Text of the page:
Today’s release of Google’s Cost-Per-Action (CPA) beta has generated a lot of attention. Most are focusing on the impact on affiliate networks such as Commission Junction or Link Share as the test is currently confined to Adsense ads that show up on the Google Publisher Network.
I’m waiting for the other shoe to drop. The next logical step is to have these CPA ads show up as Adwords next to Google’s search results.
This presents a direct and present threat to many lead gen businesses, especially those that rely on CPC to CPA arbitrage as their business. I posted on the future of lead gen in January, where I noted that, simplifying substantially, lead gen comprises three processes:
1. Acquiring traffic (e.g. from paid search, organic search, brand advertising, banner advertising, distribution deals etc).
2. Converting traffic to leads through a form-fill process
3. Finding the highest value for a lead among multiple buyers (ie having a network of advertisers and knowing who placed what value on each lead)
Google’s current beta will essentially eliminate the arbitrage opportunities in part one of this value chain. Companies driving the majority of their traffic from organic search and (long term) distribution deals will be less affected, as will those who add value to the process by qualifying users and directing them to the best matched vendors as leads. But those whose core competencies are in clever media buying will be pressured because a CPA model shifts the risk out of buying CPC and CPM media and converting to lead forms.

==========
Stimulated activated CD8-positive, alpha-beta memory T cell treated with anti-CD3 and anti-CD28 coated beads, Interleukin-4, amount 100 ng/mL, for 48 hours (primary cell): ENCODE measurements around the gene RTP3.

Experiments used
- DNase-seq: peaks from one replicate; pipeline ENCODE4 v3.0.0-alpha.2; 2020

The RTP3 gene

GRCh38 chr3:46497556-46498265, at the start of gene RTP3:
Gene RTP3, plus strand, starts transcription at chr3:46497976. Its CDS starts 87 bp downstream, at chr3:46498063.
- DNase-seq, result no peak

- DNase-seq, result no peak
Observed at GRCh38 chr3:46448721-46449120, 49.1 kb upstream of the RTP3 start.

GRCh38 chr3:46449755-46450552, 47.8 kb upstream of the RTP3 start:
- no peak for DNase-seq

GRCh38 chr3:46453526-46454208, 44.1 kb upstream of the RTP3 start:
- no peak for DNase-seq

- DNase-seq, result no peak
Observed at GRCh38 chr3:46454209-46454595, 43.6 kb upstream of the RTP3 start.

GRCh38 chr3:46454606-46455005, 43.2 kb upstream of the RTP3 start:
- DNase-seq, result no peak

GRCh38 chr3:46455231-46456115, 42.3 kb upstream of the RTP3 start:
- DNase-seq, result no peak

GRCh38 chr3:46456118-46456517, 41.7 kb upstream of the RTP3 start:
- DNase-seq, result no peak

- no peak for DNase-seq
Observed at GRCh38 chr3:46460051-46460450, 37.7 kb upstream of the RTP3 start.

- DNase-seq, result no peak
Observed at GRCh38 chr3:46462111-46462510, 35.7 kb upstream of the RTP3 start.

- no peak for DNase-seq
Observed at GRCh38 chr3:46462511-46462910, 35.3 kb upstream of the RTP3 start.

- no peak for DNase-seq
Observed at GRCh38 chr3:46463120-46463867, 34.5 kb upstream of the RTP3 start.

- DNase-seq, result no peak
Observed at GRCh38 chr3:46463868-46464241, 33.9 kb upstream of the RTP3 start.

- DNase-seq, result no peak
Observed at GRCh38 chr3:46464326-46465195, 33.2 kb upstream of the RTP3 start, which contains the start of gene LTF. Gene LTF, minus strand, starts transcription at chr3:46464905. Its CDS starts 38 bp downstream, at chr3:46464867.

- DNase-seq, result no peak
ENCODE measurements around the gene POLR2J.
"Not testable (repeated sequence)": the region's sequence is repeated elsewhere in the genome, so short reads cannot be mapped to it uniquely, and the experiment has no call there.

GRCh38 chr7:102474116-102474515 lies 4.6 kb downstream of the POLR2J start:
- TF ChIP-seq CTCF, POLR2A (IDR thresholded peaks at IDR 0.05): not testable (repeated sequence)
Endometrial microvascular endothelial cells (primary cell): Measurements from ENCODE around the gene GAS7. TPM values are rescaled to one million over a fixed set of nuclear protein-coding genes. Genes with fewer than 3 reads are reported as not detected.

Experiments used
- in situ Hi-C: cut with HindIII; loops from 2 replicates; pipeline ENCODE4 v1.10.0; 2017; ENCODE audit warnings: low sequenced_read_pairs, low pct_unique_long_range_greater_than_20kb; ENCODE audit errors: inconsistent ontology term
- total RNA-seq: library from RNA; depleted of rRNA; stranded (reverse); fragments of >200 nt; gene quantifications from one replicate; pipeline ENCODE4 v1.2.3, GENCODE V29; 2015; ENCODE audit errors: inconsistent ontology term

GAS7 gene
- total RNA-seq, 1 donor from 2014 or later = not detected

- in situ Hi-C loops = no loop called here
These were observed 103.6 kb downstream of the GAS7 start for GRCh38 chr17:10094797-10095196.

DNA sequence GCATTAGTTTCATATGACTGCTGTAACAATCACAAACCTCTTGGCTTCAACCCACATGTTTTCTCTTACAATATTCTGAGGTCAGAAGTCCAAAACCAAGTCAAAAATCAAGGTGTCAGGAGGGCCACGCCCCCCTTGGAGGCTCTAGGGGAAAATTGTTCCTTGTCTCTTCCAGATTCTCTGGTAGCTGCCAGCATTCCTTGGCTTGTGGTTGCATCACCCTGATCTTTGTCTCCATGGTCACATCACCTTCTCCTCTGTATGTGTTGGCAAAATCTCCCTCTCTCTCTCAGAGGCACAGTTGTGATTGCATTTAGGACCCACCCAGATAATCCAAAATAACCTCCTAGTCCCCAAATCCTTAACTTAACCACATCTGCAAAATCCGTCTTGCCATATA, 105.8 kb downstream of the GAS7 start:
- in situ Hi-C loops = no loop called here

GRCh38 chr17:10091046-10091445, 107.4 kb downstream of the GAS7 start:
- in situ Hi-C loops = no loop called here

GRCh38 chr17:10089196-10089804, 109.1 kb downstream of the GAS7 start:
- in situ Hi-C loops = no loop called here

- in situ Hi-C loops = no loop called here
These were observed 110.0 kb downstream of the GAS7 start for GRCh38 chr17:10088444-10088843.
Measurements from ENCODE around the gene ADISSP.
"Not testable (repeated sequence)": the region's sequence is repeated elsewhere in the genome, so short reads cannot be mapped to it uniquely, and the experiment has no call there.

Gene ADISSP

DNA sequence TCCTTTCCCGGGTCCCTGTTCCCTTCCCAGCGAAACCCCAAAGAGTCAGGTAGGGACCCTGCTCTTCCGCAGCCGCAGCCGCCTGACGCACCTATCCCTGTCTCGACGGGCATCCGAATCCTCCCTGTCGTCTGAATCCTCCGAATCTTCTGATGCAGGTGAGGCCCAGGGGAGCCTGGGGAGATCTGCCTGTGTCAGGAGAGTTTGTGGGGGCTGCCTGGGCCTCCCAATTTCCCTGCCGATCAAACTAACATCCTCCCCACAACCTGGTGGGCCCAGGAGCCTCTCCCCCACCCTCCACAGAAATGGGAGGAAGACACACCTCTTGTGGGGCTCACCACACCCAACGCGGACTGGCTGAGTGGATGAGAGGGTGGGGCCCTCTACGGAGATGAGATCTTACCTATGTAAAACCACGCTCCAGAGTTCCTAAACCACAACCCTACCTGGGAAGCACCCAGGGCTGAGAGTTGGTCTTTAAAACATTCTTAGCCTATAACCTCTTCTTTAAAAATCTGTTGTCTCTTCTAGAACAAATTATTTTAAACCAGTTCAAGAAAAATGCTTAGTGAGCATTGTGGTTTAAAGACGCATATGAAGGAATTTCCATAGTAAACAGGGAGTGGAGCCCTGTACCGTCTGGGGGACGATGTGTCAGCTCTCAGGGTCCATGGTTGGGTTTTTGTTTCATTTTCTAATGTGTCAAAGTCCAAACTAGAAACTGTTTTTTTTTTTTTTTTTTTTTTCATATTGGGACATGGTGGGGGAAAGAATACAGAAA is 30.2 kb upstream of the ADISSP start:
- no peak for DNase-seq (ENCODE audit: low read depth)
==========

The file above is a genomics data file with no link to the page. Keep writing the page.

There are a large number of lead gen companies that have grown to over $100m in revenue. These have grown to their current size by being well managed, and building multiple sources of traffic and an efficient mechanism for matching leads to their highest value.
Smaller “mom and pop” lead gen shops that depending on buying traffic through banner advertising and CPC advertising to landing pages and selling these leads to a small network of buyers will find their margins under increasing pressure if their clients can disintermediate them through Google’s new products.
UPDATE: Some very insightful responses posted in comments that I will attempt to summarize as “you’re assuming more efficiency exists than actually does, thats why this will still create a lot of value”. Its a fair point. If you read this in RSS, its worth reading the comments.